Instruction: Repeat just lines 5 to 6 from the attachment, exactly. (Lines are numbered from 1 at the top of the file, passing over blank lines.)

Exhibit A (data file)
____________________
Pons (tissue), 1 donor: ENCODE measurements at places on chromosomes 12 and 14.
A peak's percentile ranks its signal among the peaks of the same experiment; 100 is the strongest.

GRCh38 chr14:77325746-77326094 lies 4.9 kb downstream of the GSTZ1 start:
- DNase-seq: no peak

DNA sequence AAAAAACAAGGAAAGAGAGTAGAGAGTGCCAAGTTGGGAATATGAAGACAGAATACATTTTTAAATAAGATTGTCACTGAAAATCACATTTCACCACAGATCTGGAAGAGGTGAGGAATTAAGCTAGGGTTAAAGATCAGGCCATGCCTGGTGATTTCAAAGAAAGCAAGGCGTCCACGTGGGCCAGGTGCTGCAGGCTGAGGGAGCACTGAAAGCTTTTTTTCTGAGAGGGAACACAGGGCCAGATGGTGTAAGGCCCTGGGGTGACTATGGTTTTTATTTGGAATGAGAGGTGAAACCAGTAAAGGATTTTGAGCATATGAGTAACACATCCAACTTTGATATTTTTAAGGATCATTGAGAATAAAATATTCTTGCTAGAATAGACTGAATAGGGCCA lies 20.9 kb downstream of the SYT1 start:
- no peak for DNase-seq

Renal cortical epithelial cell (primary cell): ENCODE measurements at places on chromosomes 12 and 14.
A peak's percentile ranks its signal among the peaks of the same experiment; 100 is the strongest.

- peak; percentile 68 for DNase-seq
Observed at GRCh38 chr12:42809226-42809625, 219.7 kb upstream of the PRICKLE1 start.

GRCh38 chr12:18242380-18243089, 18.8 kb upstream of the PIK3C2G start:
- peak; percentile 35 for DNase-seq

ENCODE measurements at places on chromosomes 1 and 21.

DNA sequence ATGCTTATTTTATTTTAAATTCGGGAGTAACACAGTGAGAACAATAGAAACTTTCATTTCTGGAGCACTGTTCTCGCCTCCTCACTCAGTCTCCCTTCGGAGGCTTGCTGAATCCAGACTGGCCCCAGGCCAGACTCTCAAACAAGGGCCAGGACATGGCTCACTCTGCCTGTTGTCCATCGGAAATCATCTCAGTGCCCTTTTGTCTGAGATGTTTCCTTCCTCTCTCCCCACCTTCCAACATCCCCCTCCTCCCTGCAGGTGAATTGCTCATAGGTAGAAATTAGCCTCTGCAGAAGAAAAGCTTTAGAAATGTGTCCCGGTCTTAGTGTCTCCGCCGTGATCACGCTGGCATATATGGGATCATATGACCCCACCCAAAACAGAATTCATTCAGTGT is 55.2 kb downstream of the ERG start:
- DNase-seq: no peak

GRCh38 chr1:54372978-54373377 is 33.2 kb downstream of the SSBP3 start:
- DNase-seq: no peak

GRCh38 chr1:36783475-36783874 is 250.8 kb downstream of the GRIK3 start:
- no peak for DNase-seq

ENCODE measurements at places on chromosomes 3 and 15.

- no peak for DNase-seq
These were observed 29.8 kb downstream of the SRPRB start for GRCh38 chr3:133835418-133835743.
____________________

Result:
DNA sequence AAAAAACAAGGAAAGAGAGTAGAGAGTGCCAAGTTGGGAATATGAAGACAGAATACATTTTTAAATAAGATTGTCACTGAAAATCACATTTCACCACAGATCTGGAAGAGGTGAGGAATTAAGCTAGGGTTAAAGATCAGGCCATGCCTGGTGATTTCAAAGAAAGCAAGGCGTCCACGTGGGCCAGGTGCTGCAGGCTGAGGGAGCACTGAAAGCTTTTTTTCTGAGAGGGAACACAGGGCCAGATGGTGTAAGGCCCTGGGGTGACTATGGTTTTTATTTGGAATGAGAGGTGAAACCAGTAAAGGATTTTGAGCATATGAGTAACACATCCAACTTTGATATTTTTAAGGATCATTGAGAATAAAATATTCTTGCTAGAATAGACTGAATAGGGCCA lies 20.9 kb downstream of the SYT1 start:
- no peak for DNase-seq